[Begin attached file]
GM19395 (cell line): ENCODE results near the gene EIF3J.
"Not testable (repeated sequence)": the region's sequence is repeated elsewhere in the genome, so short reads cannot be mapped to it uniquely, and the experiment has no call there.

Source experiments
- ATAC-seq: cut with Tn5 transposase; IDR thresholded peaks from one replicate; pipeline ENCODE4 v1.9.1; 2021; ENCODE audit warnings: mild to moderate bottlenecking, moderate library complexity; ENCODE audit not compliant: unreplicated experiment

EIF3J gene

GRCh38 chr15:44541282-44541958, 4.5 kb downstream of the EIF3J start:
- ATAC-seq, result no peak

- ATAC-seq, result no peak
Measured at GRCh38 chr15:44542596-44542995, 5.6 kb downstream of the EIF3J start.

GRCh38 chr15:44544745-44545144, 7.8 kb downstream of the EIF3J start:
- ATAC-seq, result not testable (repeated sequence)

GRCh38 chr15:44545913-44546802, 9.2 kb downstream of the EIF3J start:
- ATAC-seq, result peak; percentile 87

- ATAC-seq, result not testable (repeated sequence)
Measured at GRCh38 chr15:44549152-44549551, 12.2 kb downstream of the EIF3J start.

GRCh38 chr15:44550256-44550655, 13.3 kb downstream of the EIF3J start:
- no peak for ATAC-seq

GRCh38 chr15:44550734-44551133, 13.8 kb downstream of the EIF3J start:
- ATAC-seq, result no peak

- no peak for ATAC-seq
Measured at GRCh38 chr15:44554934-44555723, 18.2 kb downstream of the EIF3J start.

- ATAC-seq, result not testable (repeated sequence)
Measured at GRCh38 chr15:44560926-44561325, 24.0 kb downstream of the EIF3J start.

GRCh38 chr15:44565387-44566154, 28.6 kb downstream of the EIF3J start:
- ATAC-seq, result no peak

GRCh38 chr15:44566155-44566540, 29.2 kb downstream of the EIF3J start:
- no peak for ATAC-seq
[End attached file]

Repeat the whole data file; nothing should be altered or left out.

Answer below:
GM19395 (cell line): ENCODE results near the gene EIF3J.
"Not testable (repeated sequence)": the region's sequence is repeated elsewhere in the genome, so short reads cannot be mapped to it uniquely, and the experiment has no call there.

Source experiments
- ATAC-seq: cut with Tn5 transposase; IDR thresholded peaks from one replicate; pipeline ENCODE4 v1.9.1; 2021; ENCODE audit warnings: mild to moderate bottlenecking, moderate library complexity; ENCODE audit not compliant: unreplicated experiment

EIF3J gene

GRCh38 chr15:44541282-44541958, 4.5 kb downstream of the EIF3J start:
- ATAC-seq, result no peak

- ATAC-seq, result no peak
Measured at GRCh38 chr15:44542596-44542995, 5.6 kb downstream of the EIF3J start.

GRCh38 chr15:44544745-44545144, 7.8 kb downstream of the EIF3J start:
- ATAC-seq, result not testable (repeated sequence)

GRCh38 chr15:44545913-44546802, 9.2 kb downstream of the EIF3J start:
- ATAC-seq, result peak; percentile 87

- ATAC-seq, result not testable (repeated sequence)
Measured at GRCh38 chr15:44549152-44549551, 12.2 kb downstream of the EIF3J start.

GRCh38 chr15:44550256-44550655, 13.3 kb downstream of the EIF3J start:
- no peak for ATAC-seq

GRCh38 chr15:44550734-44551133, 13.8 kb downstream of the EIF3J start:
- ATAC-seq, result no peak

- no peak for ATAC-seq
Measured at GRCh38 chr15:44554934-44555723, 18.2 kb downstream of the EIF3J start.

- ATAC-seq, result not testable (repeated sequence)
Measured at GRCh38 chr15:44560926-44561325, 24.0 kb downstream of the EIF3J start.

GRCh38 chr15:44565387-44566154, 28.6 kb downstream of the EIF3J start:
- ATAC-seq, result no peak

GRCh38 chr15:44566155-44566540, 29.2 kb downstream of the EIF3J start:
- no peak for ATAC-seq